Our Latest Articles

Turtle patient Autumn fitted with a satellite tag and ready for release. Image.

Why Satellite Tag Sea Turtles?

Olive Ridley Project (ORP) recently attached Telonics satellite tags onto two olive ridley sea turtles that were in our care: Autumn and Pickle. But what is satellite tagging, what can it tell us about animal behaviour, and how can it help our efforts in the conservation of sea turtles?

Close up of turtle patient Heidi. Image.

Heidi the flying turtle

Heidi, our most widely loved sea turtle patient, has been at the Rescue Centre since 2018, un-releasable due to one missing and one non-functional front flipper. Thanks to a concerted team effort, he was finally able to fly to his new forever home in Plymouth, where he will continue to delight people with his large personality, and also educate them about the dangers of ghost gear.

Celebrating Sea Turtles at Vaavoshi Festival in Maldives

In October, Olive Ridley Project hosted Vaavoshi festival, Maldives’ first multi-atoll sea turtle festival, in collaboration with schools across eight different atolls. Complete with educational talks, song and dance, fun parades, mural making and beach cleanups – the festival truly captured the spirit of finding community in conservation.

Five adult green sea turtles were found upside-down on an uninhabited island, Laamu Atoll, Maldives. Image.

A Successful Rescue Mission Saves Five Green Sea Turtles

A successful multi-stakeholder rescue mission saved five adult green sea turtles on the uninhabited island of Athahendha in Laamu Atoll on 17th April 2022. The turtles were found immobilised and unnaturally rolled over on their backs. They were concealed under some palm trees about three metres from the beach and had minor injuries. All five turtles successfully made it back to the sea.

National Red List For Threatened Species: Maldives

The first ever National Red List for the Maldives is now live. This endeavour that was possible in part due to the efforts of Olive Ridley Project’s founder, Dr. Martin Stelfox and senior scientist, Dr. Stephanie Köhnk, both of whom were leading the assessment for specific turtle species.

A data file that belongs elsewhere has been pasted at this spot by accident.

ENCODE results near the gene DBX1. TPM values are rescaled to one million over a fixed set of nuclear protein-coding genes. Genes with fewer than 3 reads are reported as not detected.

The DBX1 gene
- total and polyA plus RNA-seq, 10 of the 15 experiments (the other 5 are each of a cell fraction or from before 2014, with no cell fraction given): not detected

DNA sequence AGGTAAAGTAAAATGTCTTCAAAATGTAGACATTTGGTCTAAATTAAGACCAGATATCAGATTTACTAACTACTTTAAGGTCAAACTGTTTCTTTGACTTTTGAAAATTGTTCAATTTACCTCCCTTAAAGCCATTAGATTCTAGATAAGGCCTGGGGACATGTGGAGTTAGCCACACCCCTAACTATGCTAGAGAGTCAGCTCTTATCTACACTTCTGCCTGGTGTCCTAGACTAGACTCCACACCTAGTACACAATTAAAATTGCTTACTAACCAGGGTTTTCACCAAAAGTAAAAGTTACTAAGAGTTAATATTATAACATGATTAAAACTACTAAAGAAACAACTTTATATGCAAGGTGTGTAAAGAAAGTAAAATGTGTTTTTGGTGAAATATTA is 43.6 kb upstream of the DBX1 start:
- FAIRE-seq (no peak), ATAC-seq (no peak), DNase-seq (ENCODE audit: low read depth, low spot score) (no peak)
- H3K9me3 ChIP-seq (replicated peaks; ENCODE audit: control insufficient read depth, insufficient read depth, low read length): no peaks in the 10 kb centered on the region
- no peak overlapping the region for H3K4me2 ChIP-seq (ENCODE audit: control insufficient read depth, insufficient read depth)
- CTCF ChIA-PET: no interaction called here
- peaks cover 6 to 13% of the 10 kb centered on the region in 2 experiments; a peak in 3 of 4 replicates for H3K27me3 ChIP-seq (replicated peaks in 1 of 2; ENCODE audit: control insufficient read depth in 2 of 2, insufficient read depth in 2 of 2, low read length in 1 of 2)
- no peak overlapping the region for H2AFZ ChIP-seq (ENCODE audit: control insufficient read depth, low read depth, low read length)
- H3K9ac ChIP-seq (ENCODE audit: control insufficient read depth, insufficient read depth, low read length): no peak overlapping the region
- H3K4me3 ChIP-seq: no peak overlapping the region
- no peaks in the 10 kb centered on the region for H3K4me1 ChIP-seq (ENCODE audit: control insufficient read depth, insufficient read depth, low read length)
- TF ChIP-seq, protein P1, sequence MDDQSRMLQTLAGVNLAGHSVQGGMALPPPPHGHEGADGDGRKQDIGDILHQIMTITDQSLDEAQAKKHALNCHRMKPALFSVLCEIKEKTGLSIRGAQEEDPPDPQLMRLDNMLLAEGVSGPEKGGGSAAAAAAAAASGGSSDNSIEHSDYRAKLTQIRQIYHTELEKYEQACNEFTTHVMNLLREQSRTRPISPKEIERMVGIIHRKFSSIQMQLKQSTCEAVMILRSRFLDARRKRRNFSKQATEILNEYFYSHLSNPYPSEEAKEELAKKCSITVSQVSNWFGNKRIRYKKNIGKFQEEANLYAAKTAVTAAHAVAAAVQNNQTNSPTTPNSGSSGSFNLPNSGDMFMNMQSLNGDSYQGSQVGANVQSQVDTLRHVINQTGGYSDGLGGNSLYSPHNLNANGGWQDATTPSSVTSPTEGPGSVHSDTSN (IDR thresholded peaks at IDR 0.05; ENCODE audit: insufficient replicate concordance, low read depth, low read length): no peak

Pole and line fishing at sunrise, Maldives. Image/

Can Fishing Ever Be Sustainable?

When we talk about fishing we tend to think about fish in the ocean as ‘seafood’ rather than ‘wildlife’. This way of thinking creates a deeply rooted disconnect with nature. As a result, we look at the ocean as a resource rather than an important part of a healthy ecosystem. For fishing to ever be sustainable, we need to change this way of thinking and start to understand how the ocean is connected to our everyday lives.

Juvenile green sea turtle resting at Hithadhoo Corner, across the channel from Gaadhoo island, Laamu Atill, Maldives.. Image

L. Gaadhoo: The Greatest Green Sea Turtle Nesting Site In The Maldives

Gaadhoo island in Laamu Atoll is the most significant nesting beach in the Maldives. In 1984, it was estimated that 5-10 nests were laid per night on Gaadhoo. Nesting has now declined by 40%. Gaadhoo’s nesting turtles are key in ensuring the survival of the population of green sea turtles in the Maldives. Gaadhoo is also a haven for many other species, such as migratory birds and juvenile fish.

Green sea turtle hatcling swimming in the sea, Maldives. Image.

Best Practices For Sea Turtle Hatching Events

It’s a lucky few that witness a sea turtle’s first foray into the world. Seeing sea turtles make their way into the ocean is an unforgettable and magical experience. However, sea turtle hatchlings have a famously tricky start to life. Here we shed some light on the difficulties new born turtles face, and the best practices to follow when witnessing a sea turtle hatching experience.

Astola Island, Pakistan seen from the boat. Image.

Astola Island – Pakistan’s First Marine Protected Area

On a recent visit to Astola Island in Pakistan, ORP recorded more than 800 green turtle nests on the north beach of the island. Sadly, the beach and surrounding waters were also littered with ghost nets. These ghost nets pose great entanglement risk to nesting mother turtles and hatchlings scrambling to the the sea, something we saw firsthand. Astola Island is Pakistan’s first Marine Protected Area.

Hawksbill turtle eating sponge, Maldives. Image.

Sea Turtle Diet – What Each Turtle Species Eat

Sea turtles inhabit all the oceans of the world except the Arctic, and have a broad range of habitats and diets. Each species has uniquely evolved to different environments and available food. Some are nomadic marathon swimmers and others call coral reefs their home. There are seven species of sea turtles found globally. So, who eats what and what does a sea turtle diet consist of?